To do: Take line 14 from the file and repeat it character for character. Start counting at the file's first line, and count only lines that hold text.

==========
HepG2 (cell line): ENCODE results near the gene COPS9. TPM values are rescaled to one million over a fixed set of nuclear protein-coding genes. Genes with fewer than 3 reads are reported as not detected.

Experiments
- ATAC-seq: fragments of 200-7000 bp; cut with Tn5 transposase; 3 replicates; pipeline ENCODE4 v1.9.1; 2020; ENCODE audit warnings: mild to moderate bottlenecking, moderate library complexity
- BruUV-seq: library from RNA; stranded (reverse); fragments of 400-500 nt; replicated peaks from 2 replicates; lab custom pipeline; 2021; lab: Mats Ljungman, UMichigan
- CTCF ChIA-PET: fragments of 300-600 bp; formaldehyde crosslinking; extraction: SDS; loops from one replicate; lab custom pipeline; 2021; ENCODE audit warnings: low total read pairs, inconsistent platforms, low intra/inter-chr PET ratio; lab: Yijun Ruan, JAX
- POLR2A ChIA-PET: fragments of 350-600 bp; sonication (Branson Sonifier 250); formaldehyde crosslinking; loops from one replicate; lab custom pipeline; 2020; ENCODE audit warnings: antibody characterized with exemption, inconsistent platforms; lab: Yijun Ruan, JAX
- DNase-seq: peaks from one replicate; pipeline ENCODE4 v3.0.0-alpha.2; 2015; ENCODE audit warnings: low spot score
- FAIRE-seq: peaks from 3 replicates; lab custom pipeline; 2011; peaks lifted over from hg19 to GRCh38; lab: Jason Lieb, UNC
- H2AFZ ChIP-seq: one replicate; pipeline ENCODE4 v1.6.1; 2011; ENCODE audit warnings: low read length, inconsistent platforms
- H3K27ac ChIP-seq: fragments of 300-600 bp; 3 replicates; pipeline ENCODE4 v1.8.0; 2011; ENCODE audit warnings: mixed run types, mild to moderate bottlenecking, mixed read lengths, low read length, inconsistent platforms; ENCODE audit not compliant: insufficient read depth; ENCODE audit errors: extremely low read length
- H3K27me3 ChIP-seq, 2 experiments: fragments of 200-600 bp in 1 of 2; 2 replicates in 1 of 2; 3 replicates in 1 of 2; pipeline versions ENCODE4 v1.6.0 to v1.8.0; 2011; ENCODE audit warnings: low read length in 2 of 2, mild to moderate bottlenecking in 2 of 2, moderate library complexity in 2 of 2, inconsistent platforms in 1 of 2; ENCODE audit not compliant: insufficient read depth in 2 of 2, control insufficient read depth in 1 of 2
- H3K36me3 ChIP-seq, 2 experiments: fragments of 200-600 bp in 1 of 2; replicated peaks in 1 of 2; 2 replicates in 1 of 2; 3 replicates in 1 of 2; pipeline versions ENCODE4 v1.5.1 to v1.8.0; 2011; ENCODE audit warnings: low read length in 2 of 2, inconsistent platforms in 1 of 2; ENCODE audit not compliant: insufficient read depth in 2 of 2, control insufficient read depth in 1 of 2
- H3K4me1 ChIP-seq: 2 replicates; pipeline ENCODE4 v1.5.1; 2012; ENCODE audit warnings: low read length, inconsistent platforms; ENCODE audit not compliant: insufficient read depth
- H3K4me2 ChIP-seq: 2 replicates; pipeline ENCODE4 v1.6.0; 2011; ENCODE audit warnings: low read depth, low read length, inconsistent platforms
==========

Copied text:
- H3K4me2 ChIP-seq: 2 replicates; pipeline ENCODE4 v1.6.0; 2011; ENCODE audit warnings: low read depth, low read length, inconsistent platforms